Bigger and better

By Emma Ryan|05 March 2018

It’s said that everything is bigger in Texas, but how goes the legal opportunities in the Lone Star State?

When you think of Texas, a few things spring to mind – trucks, big hair, boots and ribs. It’s a dynamic place, offering the promise of a laid-back culture complete with hidden charms around every nook and cranny.

What’s less known, however, are the opportunities available for Aussie lawyers to take on in this unique US state.

For this month’s Law Abroad, we discuss what work is like in the Lone Star State for lawyers, proving that it’s not only cowboys who are doing the hard yards.


The low-down

Working overseas is an ambitious goal for anyone. You’re in a new place with surroundings different to what you’re accustomed to.

However, according to John J. Gilluly III, US chair of DLA Piper’s corporate group and managing partner of DLA Piper’s Texas Offices, for Aussie lawyers looking to dive into a change of pace, the state of Texas presents many opportunities, particularly those in certain practice areas.

“Historically the Texas legal market has been primarily associated with energy-related transactional and litigation work (particularly in oil and gas),” Mr Gilluly says.

“Although the demand for that type of practice remains high, the Texas economy has also diversified significantly over the years. Attorneys with both corporate and litigation backgrounds in different industries (particularly technology and finance) are in high demand.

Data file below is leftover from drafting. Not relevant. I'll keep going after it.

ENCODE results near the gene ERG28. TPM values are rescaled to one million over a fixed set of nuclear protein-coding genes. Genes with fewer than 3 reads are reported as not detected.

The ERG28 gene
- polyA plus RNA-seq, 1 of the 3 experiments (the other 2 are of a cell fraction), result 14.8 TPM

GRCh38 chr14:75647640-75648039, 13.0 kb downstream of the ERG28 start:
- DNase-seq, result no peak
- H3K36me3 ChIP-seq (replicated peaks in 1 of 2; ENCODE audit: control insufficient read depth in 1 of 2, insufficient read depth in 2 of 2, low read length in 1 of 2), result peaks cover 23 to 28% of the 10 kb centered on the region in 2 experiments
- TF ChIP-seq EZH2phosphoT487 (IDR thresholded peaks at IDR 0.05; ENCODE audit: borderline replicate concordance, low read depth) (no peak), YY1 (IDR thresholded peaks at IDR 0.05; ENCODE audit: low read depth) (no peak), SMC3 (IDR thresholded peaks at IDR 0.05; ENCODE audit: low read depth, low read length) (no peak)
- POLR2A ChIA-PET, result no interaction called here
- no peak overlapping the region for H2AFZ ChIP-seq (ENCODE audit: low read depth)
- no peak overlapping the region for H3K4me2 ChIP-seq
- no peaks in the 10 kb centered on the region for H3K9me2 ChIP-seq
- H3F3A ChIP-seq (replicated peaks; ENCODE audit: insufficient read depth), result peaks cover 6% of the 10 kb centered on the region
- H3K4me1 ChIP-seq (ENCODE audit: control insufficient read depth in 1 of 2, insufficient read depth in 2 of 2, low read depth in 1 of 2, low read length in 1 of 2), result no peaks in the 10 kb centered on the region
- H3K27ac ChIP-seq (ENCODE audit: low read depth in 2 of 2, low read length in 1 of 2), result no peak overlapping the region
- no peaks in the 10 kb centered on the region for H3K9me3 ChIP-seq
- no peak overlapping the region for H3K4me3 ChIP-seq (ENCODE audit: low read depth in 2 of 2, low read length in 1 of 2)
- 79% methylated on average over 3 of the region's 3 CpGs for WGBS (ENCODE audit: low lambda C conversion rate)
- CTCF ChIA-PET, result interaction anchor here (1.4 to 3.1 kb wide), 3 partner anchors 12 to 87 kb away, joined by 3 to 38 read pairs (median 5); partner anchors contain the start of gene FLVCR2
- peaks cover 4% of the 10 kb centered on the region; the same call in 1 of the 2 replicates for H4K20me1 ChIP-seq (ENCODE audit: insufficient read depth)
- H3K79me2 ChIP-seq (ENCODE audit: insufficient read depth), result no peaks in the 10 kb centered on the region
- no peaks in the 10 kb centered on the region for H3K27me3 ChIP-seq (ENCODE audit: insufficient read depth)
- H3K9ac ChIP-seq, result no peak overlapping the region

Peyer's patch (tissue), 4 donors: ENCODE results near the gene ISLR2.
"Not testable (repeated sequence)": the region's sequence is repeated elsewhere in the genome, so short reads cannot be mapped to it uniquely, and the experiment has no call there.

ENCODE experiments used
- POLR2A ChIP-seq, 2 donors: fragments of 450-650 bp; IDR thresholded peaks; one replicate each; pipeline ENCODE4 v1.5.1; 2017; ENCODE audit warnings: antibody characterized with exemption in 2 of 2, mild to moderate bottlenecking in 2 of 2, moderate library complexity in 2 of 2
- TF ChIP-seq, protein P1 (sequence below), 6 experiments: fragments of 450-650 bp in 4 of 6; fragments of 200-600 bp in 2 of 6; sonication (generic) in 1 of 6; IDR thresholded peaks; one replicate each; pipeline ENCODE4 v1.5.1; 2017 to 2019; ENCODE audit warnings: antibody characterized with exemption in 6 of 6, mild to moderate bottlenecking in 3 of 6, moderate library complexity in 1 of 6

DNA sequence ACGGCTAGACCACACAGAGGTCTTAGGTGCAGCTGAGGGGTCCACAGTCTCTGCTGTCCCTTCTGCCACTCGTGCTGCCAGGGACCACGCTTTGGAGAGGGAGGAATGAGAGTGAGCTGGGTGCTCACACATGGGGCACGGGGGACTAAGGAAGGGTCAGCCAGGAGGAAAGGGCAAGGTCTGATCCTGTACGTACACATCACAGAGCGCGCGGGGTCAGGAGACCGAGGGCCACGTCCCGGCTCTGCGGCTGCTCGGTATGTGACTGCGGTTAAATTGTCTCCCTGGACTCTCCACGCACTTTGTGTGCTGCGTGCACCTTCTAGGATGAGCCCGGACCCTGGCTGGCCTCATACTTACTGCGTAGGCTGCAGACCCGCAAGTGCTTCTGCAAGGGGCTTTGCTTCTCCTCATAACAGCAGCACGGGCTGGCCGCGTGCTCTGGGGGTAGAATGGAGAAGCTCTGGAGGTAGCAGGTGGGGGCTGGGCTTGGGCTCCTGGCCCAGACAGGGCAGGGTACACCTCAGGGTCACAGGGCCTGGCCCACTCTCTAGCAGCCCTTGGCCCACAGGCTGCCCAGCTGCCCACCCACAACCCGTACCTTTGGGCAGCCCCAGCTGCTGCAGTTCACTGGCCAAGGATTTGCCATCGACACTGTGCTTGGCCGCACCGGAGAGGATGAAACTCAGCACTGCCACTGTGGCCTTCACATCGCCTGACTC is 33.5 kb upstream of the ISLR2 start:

“Likewise, although the Texas market was at one time dominated by Texas-based firms, in recent years many US and international firms have successfully expanded into the Texas market and a number of traditional Texas firms have similarly broadened their scale. As a result, the Texas legal market has become increasingly competitive.”

A similar sentiment was offered by Holman Fenwick Willan (HFW) Houston-based partners Gerard Kimmitt and Glenn Legge, who added that the impact of certain trends hitting the US legal market has helped open the gates for foreign lawyers.

“The impact of technology has been significant in the energy, medical and shipping sectors. Technology allows these companies to increase efficiencies, reduce costs and maximise shareholder value. Law firms have to keep up with these developments and mirror similar efficiencies in their practice,” the partners say.

“Any lawyer serving the energy, shipping, logistics and medical sectors will have to understand the benefits and exposures created by the increased amount of technology and digitisation in these sectors.

“…The larger metropolitan areas (Houston, Dallas, Austin) will likely provide the best opportunities because of the concentrations of businesses and courts.”

Work perks

Despite the vast geographical distance between them, Australia and Texas are similar in many ways, making it easy for our local lawyers to take up work in many Texan towns and cities, according to Mr Kimmitt and Mr Legge.

“Many of our practice areas involve similar legal principles in transactional and disputes work,” they say.

“[In addition] Australia and Texas have common industries including energy, construction, insurance coverage, maritime, financial, insurance, aviation, etc [as well as] shared clients, such as BHP Billiton, ExxonMobil/Esso, Chevron.

“There is [sic] also common language and civil legal principles [in both Australia and Texas].”

The pair added that commercial arbitration is becoming more popular in Texas and attorneys may not need to be licensed in Texas to arbitrate some matters, making it even easier for Aussie lawyers.